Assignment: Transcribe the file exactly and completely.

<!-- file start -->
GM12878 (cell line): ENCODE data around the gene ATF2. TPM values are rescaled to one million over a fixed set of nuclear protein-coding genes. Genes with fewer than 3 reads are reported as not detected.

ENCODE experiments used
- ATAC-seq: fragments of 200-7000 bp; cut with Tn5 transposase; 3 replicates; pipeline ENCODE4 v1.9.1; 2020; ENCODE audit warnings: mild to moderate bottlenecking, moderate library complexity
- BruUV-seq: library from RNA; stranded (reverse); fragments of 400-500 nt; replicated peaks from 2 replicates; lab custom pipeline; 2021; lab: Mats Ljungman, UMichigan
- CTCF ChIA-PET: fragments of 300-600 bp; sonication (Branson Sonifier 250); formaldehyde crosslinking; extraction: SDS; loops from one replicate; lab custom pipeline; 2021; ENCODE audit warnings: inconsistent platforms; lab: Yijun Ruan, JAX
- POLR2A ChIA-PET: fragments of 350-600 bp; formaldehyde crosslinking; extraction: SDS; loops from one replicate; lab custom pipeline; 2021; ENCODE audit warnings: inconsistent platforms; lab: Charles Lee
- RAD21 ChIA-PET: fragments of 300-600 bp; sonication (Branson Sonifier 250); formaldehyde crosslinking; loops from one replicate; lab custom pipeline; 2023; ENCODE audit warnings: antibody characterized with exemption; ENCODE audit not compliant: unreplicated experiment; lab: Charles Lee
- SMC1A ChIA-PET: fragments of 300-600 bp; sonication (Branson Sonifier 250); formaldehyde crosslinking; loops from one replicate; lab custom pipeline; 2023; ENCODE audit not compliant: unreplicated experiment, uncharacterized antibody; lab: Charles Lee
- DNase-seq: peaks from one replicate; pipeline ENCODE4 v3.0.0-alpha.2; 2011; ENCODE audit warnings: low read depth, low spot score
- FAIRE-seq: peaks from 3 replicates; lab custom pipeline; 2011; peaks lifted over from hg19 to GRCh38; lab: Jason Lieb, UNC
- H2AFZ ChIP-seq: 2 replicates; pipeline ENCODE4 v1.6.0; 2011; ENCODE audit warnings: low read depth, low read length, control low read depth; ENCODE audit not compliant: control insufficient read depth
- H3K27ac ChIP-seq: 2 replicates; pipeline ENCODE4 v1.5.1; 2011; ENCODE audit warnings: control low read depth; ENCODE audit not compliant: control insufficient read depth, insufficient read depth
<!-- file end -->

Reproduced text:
GM12878 (cell line): ENCODE data around the gene ATF2. TPM values are rescaled to one million over a fixed set of nuclear protein-coding genes. Genes with fewer than 3 reads are reported as not detected.

ENCODE experiments used
- ATAC-seq: fragments of 200-7000 bp; cut with Tn5 transposase; 3 replicates; pipeline ENCODE4 v1.9.1; 2020; ENCODE audit warnings: mild to moderate bottlenecking, moderate library complexity
- BruUV-seq: library from RNA; stranded (reverse); fragments of 400-500 nt; replicated peaks from 2 replicates; lab custom pipeline; 2021; lab: Mats Ljungman, UMichigan
- CTCF ChIA-PET: fragments of 300-600 bp; sonication (Branson Sonifier 250); formaldehyde crosslinking; extraction: SDS; loops from one replicate; lab custom pipeline; 2021; ENCODE audit warnings: inconsistent platforms; lab: Yijun Ruan, JAX
- POLR2A ChIA-PET: fragments of 350-600 bp; formaldehyde crosslinking; extraction: SDS; loops from one replicate; lab custom pipeline; 2021; ENCODE audit warnings: inconsistent platforms; lab: Charles Lee
- RAD21 ChIA-PET: fragments of 300-600 bp; sonication (Branson Sonifier 250); formaldehyde crosslinking; loops from one replicate; lab custom pipeline; 2023; ENCODE audit warnings: antibody characterized with exemption; ENCODE audit not compliant: unreplicated experiment; lab: Charles Lee
- SMC1A ChIA-PET: fragments of 300-600 bp; sonication (Branson Sonifier 250); formaldehyde crosslinking; loops from one replicate; lab custom pipeline; 2023; ENCODE audit not compliant: unreplicated experiment, uncharacterized antibody; lab: Charles Lee
- DNase-seq: peaks from one replicate; pipeline ENCODE4 v3.0.0-alpha.2; 2011; ENCODE audit warnings: low read depth, low spot score
- FAIRE-seq: peaks from 3 replicates; lab custom pipeline; 2011; peaks lifted over from hg19 to GRCh38; lab: Jason Lieb, UNC
- H2AFZ ChIP-seq: 2 replicates; pipeline ENCODE4 v1.6.0; 2011; ENCODE audit warnings: low read depth, low read length, control low read depth; ENCODE audit not compliant: control insufficient read depth
- H3K27ac ChIP-seq: 2 replicates; pipeline ENCODE4 v1.5.1; 2011; ENCODE audit warnings: control low read depth; ENCODE audit not compliant: control insufficient read depth, insufficient read depth